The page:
Journal of American Studies



What in the World interests Women? Hollywood, Postwar America, and Johnny Belinda


LEONARD J. LEFF Professor of English a1 1
a1 Oklahoma State University, 205 Morrill Hall, Stillwater, OK 74078-0135, USA. (email: leff@osuunx.ucc.okstate,edu)

Abstract

During World War II, when the Office of War Information urged the American film companies to help the nation win the war, the OWI's Bureau of Motion Pictures delivered both moral support and guidance. The BMP “Manual” (1942), for instance, encouraged producers to show women dropping off their children at day-care centers, then cheerfully heading off to jobs where they enjoyed equal opportunity and equal pay. Scenes like those may have been fantasy, and for some women wryly amusing, and yet, in the late 1940s and beyond, as one historian says, World War II came to be thought of as “the best war ever,” the war, according to myth, where there were no tensions over class, or race, or gender.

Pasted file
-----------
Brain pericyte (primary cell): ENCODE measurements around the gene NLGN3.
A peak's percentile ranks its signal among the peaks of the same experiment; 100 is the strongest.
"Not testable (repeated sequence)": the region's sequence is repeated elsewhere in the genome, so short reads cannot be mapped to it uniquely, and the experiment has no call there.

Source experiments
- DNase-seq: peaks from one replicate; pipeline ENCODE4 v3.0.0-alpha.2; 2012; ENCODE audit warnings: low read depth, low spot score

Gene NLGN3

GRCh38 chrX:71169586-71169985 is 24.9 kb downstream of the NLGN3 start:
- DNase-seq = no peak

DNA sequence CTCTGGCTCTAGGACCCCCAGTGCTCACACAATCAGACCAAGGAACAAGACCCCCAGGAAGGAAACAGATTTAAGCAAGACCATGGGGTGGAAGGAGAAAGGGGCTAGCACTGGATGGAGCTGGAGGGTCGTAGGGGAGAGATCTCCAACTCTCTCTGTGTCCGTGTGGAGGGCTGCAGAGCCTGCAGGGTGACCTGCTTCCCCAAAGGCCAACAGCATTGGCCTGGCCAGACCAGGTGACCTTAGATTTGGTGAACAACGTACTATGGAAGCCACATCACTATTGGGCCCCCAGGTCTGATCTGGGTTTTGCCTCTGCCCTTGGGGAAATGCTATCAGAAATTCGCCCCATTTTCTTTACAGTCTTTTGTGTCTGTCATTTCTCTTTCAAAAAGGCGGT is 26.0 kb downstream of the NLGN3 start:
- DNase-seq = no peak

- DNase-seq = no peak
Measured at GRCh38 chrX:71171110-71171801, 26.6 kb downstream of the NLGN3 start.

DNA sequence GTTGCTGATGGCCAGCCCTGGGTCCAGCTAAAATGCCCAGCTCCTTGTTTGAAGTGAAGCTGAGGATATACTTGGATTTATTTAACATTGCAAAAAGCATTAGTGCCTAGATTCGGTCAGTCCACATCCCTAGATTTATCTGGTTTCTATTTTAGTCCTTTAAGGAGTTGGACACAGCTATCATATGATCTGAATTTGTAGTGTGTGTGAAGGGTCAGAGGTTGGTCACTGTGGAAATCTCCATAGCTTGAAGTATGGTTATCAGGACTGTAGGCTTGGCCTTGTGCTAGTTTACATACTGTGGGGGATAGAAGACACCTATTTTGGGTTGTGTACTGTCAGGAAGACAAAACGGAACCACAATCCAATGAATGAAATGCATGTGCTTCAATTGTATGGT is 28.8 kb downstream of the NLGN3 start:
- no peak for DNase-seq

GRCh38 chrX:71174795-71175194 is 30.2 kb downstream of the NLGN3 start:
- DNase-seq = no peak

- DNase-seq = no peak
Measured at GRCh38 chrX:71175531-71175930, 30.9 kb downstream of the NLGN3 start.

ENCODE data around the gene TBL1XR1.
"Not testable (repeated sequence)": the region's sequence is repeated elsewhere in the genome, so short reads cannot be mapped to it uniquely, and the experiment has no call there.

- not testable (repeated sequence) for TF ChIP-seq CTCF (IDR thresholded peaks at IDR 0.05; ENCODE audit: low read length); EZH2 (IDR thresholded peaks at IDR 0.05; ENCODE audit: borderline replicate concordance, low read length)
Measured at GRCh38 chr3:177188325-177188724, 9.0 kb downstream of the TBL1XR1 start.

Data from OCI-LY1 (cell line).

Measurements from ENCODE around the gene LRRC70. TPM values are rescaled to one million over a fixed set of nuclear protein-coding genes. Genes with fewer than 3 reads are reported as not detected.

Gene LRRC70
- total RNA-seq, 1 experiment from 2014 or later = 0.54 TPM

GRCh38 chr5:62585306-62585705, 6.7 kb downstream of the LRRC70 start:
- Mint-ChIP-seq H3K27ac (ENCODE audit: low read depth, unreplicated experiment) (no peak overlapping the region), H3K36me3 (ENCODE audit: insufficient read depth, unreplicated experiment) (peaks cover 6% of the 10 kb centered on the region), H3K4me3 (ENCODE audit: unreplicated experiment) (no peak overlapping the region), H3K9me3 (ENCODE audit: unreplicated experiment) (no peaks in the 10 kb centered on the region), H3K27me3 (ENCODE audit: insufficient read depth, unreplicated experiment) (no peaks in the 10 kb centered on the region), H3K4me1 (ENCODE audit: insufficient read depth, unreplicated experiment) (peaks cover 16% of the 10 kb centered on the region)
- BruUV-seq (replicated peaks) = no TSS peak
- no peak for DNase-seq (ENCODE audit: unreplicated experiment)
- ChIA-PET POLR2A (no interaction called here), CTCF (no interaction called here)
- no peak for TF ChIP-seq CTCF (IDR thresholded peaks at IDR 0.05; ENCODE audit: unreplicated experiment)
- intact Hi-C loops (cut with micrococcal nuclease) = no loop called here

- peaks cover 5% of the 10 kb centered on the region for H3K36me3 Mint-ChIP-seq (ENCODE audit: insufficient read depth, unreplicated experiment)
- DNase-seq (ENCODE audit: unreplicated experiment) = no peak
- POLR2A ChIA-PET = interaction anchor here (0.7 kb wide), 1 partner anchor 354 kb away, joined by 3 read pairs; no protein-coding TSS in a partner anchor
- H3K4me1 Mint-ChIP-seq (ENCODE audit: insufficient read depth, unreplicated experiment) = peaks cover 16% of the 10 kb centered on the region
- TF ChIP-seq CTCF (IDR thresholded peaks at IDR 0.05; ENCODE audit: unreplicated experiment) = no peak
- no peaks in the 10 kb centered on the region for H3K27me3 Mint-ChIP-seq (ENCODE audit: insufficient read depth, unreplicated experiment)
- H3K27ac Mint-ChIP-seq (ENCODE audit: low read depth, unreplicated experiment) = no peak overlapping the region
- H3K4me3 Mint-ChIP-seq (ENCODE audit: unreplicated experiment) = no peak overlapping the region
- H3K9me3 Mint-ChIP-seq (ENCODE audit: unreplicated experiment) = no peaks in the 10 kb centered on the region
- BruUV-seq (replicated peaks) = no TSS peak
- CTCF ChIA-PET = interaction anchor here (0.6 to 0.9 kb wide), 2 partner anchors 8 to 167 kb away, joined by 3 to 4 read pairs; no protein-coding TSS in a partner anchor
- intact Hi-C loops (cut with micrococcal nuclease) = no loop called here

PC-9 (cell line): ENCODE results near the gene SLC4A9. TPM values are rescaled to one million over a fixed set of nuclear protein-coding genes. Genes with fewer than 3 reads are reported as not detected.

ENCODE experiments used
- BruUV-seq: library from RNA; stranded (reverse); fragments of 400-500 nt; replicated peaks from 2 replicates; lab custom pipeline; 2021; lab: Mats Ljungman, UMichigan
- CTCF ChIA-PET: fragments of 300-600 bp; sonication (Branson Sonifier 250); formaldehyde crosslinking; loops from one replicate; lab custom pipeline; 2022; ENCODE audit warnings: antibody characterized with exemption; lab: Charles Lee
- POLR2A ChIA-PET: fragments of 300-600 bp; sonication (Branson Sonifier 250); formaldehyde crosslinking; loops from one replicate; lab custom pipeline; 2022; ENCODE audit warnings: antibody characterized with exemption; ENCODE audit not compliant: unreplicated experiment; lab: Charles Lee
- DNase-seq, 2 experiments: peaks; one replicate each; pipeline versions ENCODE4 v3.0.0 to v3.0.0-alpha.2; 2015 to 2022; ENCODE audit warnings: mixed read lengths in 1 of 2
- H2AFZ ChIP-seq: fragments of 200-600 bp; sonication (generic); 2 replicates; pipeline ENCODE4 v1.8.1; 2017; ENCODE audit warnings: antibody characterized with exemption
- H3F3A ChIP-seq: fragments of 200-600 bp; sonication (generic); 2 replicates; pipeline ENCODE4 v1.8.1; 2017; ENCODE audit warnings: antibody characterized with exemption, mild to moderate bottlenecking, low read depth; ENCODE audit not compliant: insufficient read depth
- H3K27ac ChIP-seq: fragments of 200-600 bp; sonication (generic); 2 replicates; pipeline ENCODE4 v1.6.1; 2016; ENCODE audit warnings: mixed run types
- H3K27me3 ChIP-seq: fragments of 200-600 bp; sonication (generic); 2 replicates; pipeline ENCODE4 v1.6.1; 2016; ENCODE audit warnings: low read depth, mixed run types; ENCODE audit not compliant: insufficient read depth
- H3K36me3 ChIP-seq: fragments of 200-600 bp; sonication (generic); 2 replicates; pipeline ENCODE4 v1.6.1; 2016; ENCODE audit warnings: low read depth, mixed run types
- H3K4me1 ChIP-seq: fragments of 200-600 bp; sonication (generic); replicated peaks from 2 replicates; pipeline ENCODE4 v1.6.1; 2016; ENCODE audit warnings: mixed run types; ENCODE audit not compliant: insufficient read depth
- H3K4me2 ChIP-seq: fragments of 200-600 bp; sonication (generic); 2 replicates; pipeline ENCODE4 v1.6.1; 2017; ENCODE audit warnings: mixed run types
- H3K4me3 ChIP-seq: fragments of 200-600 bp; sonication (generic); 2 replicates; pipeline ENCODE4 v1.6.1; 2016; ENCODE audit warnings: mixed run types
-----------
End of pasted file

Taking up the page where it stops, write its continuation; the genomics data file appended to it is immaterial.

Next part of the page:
Footnotes

1 Leonard J. Leff teaches literature and film at Oklahoma State University



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